From:

Jonathan Wall


October 14, 2021

Starting next year, Brooke Henderson will no longer be able to use their 48-inch ping driver.

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Phil Mickelson and Brooke Henderson have new driver plans to make for next year. Since the USGA and R&A limit the driver length through a new local rule due to come into force in 2022, professionals and elite amateurs are no longer allowed to use drivers that are larger than 46 inches – the current limit is 48 inches – at events, where the rule is implemented. (The PGA Tour and LPGA both announced that a driver length limit would apply in 2022.)

For example, suppose a professional is using a driver over 46 inches, they will need to work with an equipment technician to get the driver below legal to make it kosher. The USGA and R&A have not announced whether they would like to measure the length of each rider in the field before the start of the competitive game, but it is assumed that someone is on hand to ensure that everyone is playing the same rules.

“I don’t really agree with that”: professionals fade away with the 46-inch driver length limit
From:

Andrew Turky


In contrast to the current driver test protocols of the PGA Tour – which are monitored by the USGA – the measurement of the length of a driver during a tour stop is much shorter and drier. Or at least that’s what you’d guess. Kris McCormack, VP of Tour and Education for True Spec Golf, says, “If you don’t use the exact same meter at every single event, there can be discrepancies.”

“There is no machine out there that measures exactly the same way every time,” said McCormack on GOLF’s fully equipment podcast. “Depending on how you measure, there are companies that measure a golf club differently than other companies. So you can take a TaylorMade golf club that is measured at TaylorMade and comes out at 45.75 inches. Now take this club with you to Callaway and it measures 46.125 inches on your device.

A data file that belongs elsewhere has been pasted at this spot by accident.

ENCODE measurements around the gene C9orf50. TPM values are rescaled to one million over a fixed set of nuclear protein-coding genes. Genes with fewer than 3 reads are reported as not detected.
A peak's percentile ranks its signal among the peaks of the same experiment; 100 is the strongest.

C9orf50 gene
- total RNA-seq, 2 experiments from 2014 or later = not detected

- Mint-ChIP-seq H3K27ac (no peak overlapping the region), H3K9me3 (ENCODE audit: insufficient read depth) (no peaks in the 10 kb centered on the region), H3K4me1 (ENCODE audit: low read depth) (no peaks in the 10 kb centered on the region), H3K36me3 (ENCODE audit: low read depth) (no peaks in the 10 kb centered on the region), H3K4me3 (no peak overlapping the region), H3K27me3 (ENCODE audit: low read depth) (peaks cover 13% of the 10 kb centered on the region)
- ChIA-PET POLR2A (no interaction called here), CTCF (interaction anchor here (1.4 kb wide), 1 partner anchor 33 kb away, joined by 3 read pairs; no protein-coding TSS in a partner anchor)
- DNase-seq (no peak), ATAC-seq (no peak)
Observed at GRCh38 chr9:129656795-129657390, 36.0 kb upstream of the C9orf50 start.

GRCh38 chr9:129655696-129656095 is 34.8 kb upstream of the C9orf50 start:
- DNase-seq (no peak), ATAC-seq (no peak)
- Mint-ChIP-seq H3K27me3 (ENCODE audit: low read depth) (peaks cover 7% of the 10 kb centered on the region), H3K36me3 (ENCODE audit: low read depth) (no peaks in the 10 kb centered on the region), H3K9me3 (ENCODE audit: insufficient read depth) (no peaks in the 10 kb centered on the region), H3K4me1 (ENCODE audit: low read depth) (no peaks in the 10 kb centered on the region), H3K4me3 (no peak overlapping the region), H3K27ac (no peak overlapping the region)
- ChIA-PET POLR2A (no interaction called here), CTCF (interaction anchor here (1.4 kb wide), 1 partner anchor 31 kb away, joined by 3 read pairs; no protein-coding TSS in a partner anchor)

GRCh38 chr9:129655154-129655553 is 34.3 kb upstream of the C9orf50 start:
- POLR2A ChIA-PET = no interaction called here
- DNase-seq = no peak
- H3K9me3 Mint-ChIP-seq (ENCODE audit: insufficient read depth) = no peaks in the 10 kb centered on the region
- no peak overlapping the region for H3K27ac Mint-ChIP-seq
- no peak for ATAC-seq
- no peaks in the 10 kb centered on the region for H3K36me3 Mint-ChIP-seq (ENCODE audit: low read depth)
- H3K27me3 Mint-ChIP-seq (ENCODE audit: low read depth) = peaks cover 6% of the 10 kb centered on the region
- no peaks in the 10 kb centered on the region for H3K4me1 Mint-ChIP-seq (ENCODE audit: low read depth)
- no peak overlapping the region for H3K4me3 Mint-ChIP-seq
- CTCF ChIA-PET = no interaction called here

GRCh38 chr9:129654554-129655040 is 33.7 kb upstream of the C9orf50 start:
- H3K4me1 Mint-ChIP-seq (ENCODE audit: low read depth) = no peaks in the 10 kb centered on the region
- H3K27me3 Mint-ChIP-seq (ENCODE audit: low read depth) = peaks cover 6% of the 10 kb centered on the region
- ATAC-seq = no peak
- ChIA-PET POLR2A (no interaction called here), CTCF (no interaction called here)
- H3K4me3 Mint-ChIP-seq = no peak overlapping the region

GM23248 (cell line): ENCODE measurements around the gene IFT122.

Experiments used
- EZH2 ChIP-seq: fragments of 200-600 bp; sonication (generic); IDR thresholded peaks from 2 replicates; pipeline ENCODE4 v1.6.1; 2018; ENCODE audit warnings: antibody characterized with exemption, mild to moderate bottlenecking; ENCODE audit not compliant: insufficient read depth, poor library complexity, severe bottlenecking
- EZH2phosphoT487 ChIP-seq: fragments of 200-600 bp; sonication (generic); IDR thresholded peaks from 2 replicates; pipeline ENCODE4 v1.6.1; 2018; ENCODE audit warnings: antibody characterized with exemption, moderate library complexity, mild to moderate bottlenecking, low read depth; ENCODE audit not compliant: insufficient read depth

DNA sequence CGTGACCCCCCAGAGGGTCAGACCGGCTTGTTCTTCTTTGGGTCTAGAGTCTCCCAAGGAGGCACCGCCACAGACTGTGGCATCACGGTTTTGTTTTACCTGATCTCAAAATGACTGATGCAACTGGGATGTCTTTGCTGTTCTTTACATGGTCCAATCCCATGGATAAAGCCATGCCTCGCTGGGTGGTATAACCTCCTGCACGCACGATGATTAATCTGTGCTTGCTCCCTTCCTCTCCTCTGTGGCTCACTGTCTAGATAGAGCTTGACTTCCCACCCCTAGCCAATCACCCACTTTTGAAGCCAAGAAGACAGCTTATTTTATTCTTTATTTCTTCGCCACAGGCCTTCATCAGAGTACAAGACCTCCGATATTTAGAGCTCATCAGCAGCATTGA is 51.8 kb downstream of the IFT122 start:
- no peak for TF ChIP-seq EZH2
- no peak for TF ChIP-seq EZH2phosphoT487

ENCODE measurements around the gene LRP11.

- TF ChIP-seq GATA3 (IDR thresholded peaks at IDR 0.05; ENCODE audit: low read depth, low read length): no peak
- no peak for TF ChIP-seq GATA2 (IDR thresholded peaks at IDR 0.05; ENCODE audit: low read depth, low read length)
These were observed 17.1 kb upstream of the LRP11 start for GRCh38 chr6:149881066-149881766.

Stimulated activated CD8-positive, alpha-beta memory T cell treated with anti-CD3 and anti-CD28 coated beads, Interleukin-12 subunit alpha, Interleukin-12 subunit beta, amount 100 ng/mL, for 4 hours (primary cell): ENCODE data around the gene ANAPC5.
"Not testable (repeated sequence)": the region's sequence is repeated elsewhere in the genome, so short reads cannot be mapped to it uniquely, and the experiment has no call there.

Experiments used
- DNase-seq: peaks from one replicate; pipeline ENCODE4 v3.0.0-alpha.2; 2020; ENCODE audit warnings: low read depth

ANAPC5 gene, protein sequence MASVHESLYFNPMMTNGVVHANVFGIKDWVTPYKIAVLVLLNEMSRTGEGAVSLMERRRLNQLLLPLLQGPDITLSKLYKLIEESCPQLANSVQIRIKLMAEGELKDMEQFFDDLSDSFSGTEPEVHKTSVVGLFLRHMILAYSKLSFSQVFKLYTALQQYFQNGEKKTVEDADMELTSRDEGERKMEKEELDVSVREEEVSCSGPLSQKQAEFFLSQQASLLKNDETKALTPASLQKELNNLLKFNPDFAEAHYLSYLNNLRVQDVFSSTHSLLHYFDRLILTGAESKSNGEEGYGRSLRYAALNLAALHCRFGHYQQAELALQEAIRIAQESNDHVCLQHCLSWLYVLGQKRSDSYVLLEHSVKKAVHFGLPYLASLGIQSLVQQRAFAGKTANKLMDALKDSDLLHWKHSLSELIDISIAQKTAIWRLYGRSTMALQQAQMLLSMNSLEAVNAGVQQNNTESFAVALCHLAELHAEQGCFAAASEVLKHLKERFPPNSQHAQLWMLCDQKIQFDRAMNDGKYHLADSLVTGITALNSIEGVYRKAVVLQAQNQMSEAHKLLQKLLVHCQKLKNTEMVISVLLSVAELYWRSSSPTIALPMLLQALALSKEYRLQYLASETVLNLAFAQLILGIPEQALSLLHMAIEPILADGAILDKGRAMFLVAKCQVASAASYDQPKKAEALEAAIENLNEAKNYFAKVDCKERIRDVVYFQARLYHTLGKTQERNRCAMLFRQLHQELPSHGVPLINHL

“It’s just interesting that there is currently no standardized way of measuring anything. Just like there is no industry standard for flex, loft, grind or bounce – or how you measure all of that. The question arises as to whether you will implement these constraints, which is the accepted, uniform method of measuring. “

The USGA hasn’t confirmed how they plan to measure each club, but according to McCormack, having a different machine on site at every event won’t be that easy, especially if a golfer is using a driver that’s within a quarter of -of- at-inches of the 46-inch length limit.

“You’re going to have to come up with something,” he said. “Also in ours [True Spec] Studios we use Mitchell machines which are essentially the gold standard for measuring golf clubs and there are discrepancies and inconsistencies from Mitchell machine to Mitchell machine. Digital or analog, there is a lot of influence on the human influence on how you actually custom fit the golf club into the rig. You could have three people measure the same club and possibly get three different measurements. “

This happened when 2 regular golfers tried 48 inch driver shafts
From:

Jonathan Wall and Andrew Turky


It’s a potential headache that undoubtedly needs to be resolved before the first event of the tour season. In the end, it comes down to the person and how the club is placed in the “rig”.

“When we put a golf club in a loft and lie machine and how we set it up so that the scoring lines look square, the sole is square, the face is square, and how do we start measuring that. Our visual perception of what square is might be different between the three of us, ”said McCormack. “With these different measuring devices, there is always a bit of a human element involved. This is why most OEMs use a digital bullseye machine – they literally put the club in the machine, push a button, and there is no human involvement in measuring where that golf club is in relation to its own created measurements is located. “

It’s possible for a rider to measure a different length at two different manufacturers, but as the USGA and R&A are looking for new ways to contain distances, you can bet they’ll consider potential differences in length before the calendar rolls back to 2022.

Do you want to overhaul your bag for 2021? Find a suitable location near you at the GOLF subsidiary True Spec Golf. For more information on the latest gear news and information, please see our latest full gear podcast below.

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Jonathan Wall

Golf.com

Jonathan Wall is GOLF Magazine and Managing Editor for Equipment at GOLF.com. Before joining the team at the end of 2018, he worked in the equipment division for the PGA Tour for 6 years.